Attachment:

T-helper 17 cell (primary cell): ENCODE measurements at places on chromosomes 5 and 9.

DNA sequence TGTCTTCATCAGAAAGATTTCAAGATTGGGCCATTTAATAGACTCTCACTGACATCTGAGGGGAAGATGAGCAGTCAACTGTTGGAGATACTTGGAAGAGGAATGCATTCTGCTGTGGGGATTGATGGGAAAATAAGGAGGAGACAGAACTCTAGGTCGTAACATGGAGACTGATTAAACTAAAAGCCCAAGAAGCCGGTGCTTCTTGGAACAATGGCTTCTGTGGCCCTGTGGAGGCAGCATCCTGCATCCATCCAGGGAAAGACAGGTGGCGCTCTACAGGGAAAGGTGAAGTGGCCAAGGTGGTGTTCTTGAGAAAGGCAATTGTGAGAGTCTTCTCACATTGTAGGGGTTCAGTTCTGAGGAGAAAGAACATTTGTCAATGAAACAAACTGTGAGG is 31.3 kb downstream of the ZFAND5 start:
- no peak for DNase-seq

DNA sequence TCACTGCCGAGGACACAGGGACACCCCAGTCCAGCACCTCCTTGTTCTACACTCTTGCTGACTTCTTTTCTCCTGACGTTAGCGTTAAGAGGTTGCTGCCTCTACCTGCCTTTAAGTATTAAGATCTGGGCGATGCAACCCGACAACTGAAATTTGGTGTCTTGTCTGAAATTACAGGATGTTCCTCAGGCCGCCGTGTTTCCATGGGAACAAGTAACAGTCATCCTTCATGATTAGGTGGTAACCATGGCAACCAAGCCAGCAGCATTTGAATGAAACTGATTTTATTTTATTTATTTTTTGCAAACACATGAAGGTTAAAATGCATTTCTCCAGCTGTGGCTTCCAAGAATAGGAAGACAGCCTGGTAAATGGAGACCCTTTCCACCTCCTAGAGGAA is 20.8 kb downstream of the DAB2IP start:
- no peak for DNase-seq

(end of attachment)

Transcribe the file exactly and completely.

T-helper 17 cell (primary cell): ENCODE measurements at places on chromosomes 5 and 9.

DNA sequence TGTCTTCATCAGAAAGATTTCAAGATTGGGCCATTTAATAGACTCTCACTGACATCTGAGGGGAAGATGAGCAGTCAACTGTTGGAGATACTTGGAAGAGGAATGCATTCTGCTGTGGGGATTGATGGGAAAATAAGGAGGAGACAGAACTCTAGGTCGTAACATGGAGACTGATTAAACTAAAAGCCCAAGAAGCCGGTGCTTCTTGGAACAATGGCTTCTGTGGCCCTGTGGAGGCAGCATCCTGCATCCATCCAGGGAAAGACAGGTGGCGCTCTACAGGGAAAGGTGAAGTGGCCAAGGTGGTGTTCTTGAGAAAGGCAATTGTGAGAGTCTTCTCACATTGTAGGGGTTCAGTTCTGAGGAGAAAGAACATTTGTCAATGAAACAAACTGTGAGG is 31.3 kb downstream of the ZFAND5 start:
- no peak for DNase-seq

DNA sequence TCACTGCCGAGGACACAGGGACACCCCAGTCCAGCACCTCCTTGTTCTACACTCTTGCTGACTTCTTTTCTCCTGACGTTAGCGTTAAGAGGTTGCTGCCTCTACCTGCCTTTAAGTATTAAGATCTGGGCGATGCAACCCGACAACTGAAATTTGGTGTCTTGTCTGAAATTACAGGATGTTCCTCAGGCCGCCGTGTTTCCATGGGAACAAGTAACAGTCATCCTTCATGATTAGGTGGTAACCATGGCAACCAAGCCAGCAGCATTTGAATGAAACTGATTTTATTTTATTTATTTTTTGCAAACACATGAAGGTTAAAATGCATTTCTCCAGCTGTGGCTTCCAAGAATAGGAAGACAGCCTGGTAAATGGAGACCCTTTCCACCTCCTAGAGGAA is 20.8 kb downstream of the DAB2IP start:
- no peak for DNase-seq